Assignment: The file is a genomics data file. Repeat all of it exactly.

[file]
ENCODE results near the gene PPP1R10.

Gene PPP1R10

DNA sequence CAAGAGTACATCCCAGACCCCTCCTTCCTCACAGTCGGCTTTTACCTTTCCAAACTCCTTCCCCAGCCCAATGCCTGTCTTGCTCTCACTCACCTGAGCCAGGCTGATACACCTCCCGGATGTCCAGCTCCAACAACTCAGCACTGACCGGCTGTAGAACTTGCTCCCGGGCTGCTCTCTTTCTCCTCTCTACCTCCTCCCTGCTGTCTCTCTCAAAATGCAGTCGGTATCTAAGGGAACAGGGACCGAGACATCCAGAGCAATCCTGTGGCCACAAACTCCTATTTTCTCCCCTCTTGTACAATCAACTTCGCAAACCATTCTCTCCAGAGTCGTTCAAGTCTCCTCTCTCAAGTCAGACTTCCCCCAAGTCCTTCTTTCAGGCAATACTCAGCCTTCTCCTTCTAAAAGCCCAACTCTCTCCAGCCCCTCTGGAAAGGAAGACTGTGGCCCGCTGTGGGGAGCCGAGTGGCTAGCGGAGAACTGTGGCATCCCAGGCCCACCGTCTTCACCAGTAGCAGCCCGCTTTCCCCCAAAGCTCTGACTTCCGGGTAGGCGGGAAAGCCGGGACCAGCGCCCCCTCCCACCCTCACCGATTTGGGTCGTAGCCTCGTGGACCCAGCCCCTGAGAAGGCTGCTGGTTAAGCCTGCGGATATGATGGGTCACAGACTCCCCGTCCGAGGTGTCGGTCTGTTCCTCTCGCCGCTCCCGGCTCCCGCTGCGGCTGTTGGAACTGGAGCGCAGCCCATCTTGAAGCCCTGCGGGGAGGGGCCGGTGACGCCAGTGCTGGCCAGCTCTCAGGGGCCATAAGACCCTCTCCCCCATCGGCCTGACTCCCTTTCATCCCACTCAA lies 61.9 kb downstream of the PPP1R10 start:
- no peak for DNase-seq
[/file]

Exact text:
ENCODE results near the gene PPP1R10.

Gene PPP1R10

DNA sequence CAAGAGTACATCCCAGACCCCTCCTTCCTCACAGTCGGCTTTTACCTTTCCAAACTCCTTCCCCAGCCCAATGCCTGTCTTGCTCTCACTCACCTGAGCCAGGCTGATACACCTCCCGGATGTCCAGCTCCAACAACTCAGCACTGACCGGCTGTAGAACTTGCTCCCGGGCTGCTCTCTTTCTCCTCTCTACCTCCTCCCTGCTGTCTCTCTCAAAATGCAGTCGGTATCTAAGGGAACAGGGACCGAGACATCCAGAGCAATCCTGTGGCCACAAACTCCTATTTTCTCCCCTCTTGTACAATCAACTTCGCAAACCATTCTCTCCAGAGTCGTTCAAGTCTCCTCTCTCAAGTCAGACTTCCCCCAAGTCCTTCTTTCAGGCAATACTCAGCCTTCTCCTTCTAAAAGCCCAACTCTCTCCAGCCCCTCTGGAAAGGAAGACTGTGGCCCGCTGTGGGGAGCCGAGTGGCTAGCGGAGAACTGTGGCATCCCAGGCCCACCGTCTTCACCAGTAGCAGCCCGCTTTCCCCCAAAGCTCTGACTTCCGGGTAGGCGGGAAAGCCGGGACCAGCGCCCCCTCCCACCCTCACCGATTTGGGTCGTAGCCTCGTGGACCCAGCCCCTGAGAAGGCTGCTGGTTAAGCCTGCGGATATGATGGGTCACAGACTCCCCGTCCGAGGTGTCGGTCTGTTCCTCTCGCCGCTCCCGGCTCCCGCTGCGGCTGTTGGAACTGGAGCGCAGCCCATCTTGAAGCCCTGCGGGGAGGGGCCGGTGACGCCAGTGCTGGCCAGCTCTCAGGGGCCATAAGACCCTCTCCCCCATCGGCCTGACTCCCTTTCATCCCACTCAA lies 61.9 kb downstream of the PPP1R10 start:
- no peak for DNase-seq